Mrs. Editha Tiamzon, wife of Daniel Tiamzon of UNTV who was killed in the massacre, appealed to Interior and Local Government Secretary Jesse M. Robredo to allow them to visit the Ampatuans in jail.
By RONALYN V. OLEA
MANILA – When news broke out that former Batangas governor Antonio Leviste went in and out of the New Bilibid Prison (NBP) at will, relatives of the victims of the Ampatuan massacre could not help but feel uneasy. They reiterated their call to be allowed to check if the Ampatuans are still in jail.
Former Batangas Governor Leviste was arrested by authorities May 18 after leaving the NBP premises. He is sentenced to six to 12 years of imprisonment after he was convicted with homicide for the killing of his long-time aide, Rafael de las Alas, in 2007 inside his office in LPL Tower in Legaspi Village, Makati City?
Editha Tiamzon, wife of UNTV’s Daniel Tiamzon, related that she and other families of victims went to Camp Bagong Diwa in January to check if the Ampatuans are still there. “We only wanted to ensure that they are still there but we were made to wait for one hour and were never allowed to enter the premises,” Mrs. Tiamzon said during the Monday’s event to commemorate the massacre on November 23, 2009 that claimed the lives of 58 individuals, including 32 journalists.?
“That is what we fear now. Ex-governor Leviste was able to go in and out of prison because he is moneyed, so is our enemy. When we went to check if the Ampatuans are still in prison, the BJMP told us that they were asleep during the day. Why is that so? It raises suspicions that maybe they are being allowed to go out at night that is why they are asleep during the day,” Mrs. Tiamzon said.
Mrs. Tiamzon appealed to Interior and Local Government Secretary Jesse M. Robredo to allow them to visit the Ampatuans in jail. “We will not hurt them. We have already forgiven them but we still want justice to be served,” Mrs. Tiamzon said.
Alwyn Alburo, vice chairman of the National Union of Journalists of the Philippines (NUJP), said that they are awaiting President Benigno S. Aquino III’s promise to put a closed circuit television [CCTV] in the detention cells of the Ampatuans.
Out of 196 suspects in the Ampatuan massacre, only 90 have been arrested. Only a few has been arraigned and only one case is undergoing trial.
Mrs. Tiamzon also expressed sadness over the contempt charges against Monette Salaysay, widow of? Ampatuan massacre victim Napoleon Salaysay.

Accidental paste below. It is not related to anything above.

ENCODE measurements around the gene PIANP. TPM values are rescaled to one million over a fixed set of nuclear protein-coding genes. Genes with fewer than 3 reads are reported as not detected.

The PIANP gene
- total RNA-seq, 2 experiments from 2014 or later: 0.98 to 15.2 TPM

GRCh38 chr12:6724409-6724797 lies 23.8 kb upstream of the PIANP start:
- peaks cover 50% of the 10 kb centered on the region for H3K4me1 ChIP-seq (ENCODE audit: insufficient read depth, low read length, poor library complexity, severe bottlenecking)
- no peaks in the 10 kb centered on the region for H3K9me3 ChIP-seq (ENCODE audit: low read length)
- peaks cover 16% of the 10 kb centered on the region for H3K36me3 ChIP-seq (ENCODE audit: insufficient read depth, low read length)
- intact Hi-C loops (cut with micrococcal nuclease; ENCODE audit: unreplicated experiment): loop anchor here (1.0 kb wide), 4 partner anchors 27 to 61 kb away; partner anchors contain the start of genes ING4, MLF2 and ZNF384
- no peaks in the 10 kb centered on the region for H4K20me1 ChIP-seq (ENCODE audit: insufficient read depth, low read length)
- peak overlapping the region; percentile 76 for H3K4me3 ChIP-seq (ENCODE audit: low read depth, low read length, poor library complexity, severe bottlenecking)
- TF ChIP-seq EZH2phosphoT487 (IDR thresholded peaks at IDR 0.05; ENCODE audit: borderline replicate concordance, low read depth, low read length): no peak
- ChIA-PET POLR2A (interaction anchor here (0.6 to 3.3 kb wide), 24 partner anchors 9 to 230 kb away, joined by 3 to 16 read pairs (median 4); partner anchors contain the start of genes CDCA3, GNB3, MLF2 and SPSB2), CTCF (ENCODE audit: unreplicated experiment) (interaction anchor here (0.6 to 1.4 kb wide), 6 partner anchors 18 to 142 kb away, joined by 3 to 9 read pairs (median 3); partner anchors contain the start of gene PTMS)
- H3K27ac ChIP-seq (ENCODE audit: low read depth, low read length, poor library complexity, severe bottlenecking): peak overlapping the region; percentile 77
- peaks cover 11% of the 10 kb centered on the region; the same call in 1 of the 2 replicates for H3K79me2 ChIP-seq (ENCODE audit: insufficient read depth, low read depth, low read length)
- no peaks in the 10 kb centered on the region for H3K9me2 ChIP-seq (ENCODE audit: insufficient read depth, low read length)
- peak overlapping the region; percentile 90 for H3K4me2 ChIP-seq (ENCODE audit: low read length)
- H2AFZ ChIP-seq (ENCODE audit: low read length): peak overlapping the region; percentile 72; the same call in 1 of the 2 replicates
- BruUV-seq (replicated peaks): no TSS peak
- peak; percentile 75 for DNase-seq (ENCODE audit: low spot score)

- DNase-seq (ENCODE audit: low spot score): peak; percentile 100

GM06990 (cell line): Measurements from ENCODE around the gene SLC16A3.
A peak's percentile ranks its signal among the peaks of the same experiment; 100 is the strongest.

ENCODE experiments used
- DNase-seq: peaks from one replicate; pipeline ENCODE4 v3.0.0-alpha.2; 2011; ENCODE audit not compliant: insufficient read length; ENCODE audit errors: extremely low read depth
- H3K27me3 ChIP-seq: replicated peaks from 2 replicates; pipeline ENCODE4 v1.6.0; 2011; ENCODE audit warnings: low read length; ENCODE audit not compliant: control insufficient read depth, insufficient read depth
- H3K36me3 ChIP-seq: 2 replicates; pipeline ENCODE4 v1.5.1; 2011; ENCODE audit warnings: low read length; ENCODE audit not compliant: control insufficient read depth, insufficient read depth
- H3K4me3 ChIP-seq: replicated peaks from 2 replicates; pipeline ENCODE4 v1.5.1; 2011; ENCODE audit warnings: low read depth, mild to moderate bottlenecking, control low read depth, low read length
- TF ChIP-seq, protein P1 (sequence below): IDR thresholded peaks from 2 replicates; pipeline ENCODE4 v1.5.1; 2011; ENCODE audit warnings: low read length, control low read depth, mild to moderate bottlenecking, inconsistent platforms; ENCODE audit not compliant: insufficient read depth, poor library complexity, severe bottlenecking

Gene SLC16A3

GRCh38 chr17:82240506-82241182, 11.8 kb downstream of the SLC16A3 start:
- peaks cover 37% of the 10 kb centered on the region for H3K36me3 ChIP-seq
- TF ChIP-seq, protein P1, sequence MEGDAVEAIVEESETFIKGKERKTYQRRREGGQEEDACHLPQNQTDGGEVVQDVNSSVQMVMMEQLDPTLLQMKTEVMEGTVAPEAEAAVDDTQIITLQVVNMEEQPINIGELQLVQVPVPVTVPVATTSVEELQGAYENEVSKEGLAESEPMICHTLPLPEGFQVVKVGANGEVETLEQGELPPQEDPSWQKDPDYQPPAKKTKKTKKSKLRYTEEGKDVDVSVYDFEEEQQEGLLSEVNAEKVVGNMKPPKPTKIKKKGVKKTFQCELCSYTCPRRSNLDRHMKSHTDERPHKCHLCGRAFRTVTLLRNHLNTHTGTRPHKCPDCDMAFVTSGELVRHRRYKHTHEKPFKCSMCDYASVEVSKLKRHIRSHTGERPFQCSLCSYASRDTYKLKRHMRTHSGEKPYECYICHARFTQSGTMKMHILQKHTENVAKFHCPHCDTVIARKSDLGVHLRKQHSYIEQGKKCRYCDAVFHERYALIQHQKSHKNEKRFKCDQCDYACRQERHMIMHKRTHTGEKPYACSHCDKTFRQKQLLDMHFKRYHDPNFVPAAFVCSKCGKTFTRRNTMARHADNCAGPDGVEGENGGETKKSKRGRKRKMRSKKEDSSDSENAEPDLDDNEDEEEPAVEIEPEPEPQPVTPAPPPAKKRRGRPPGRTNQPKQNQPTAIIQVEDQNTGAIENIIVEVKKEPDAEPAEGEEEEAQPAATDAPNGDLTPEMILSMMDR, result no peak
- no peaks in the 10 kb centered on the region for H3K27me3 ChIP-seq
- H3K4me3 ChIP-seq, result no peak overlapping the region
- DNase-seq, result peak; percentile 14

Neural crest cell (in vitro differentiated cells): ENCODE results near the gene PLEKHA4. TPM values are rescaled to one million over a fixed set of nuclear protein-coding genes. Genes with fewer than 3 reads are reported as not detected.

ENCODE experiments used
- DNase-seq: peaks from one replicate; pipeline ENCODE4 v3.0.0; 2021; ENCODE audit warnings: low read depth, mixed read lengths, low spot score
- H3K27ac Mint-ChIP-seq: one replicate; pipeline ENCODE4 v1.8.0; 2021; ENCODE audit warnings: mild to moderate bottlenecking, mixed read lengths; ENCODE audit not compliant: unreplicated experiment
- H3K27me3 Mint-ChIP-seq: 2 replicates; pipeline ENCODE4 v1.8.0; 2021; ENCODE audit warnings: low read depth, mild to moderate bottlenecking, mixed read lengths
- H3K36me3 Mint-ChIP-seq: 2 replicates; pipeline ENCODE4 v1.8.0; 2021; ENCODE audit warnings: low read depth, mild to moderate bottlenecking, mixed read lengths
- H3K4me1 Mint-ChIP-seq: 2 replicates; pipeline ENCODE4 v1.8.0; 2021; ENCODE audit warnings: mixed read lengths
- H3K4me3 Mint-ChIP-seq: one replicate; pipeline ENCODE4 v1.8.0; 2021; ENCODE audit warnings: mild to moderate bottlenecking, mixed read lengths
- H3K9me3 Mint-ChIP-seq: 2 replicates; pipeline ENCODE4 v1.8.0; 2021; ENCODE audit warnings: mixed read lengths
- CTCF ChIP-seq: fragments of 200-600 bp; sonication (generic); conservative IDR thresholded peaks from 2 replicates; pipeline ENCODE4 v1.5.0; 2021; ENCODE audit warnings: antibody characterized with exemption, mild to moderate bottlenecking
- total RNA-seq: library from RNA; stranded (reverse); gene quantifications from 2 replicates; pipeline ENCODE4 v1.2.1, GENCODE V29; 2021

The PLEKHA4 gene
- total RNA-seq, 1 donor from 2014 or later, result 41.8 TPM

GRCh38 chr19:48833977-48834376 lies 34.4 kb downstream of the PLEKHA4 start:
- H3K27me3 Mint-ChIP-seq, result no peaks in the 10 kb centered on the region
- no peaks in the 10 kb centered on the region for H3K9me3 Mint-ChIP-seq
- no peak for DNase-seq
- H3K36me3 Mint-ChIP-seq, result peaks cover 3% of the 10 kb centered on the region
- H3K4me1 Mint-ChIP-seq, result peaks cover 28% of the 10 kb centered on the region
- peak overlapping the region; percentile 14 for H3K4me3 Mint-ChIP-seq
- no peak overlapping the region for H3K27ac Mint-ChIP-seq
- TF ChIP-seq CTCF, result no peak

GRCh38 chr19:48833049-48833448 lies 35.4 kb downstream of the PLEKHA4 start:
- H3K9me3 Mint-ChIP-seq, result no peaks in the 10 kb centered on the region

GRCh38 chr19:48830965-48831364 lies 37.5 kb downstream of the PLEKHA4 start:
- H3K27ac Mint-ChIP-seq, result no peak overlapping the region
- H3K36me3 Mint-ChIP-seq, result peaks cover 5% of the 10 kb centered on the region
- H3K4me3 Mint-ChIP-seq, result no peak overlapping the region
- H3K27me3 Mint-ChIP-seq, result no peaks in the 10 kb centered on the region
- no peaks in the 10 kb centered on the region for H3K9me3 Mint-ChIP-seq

“We have no money to pay newspapers, radio and television networks to express what we feel. It is only in the streets where we can shout how we feel about what is happening. But what happened to one of us? She was charged with contempt,” Mrs. Tiamzon said.
A special division of the Court of Appeals (CA) issued a resolution April 12 charging Salaysay and Rowena Paraan, NUJP secretary general, of contempt.??The five justices of the CA who issued the resolution accused Salaysay and “foisting bias and corruption” against the court for their statements quoted in a news article where they expressed concerns on the?slow pace of the case.??“She [Salaysay] is one of those who spoke bravely but now she feels depressed because of the contempt charge,” Mrs. Tiamzon said.
Meanwhile, Karry Sison of the Public Interest Law Center (PILC) said there has been no action yet regarding the petition filed before the Supreme Court for live media coverage of the Ampatuan massacre trial.
Families filed the petition in November last year. The defense has filed its comment and the PILC in turn has filed its reply in January, according to Sison.
“Live media coverage is instrumental for the public not to forget [about the massacre],” Sison said, stressing that the petition asserts the freedom of the press not only for media but for the Filipino people in general.
“Alongside freedom of the press is the people’s right to information,” Sison said. “The people also have the right to a fair and public trial.”
Sison added that most of the families of the victims live outside Metro Manila. “Their situation prevents them from attending the hearings.”
In his speech, Luis Teodoro, deputy executive director of the Center for Media Freedom and Responsibility (CMFR) and former dean of the University of the Philippines College of Mass Communication, encouraged the media to continue its coverage of the trial and of other aspects related to the massacre such as the dismantling of private armies.
“We must be more creative… Without the media, things will remain a secret to the public,” Teodoro said.
Teodoro pointed out that some media outfits assumed that the public interest on the Ampatuan massacre has waned. “Studies have established that the public hungers for information that matters to them,” Teodoro said, adding that this includes the Ampatuan massacre.
Justice nowhere in sight
In a statement, the NUJP said that a year and a half after the massacre, “the wheels of justice, which have always ground slow, appear to have stalled to an almost dead stop and, worse, remain in danger of being reversed.”
The NUJP also said that “dark forces responsible for the carnage have been allowed to remain intact – both in wealth and firepower—and continue to attempt to buy off victims’ relatives, and witnesses and their families, or, failing that, threaten or even harm them.”
In the 2010 elections, 18 members of the Ampatuan clan were elected to office.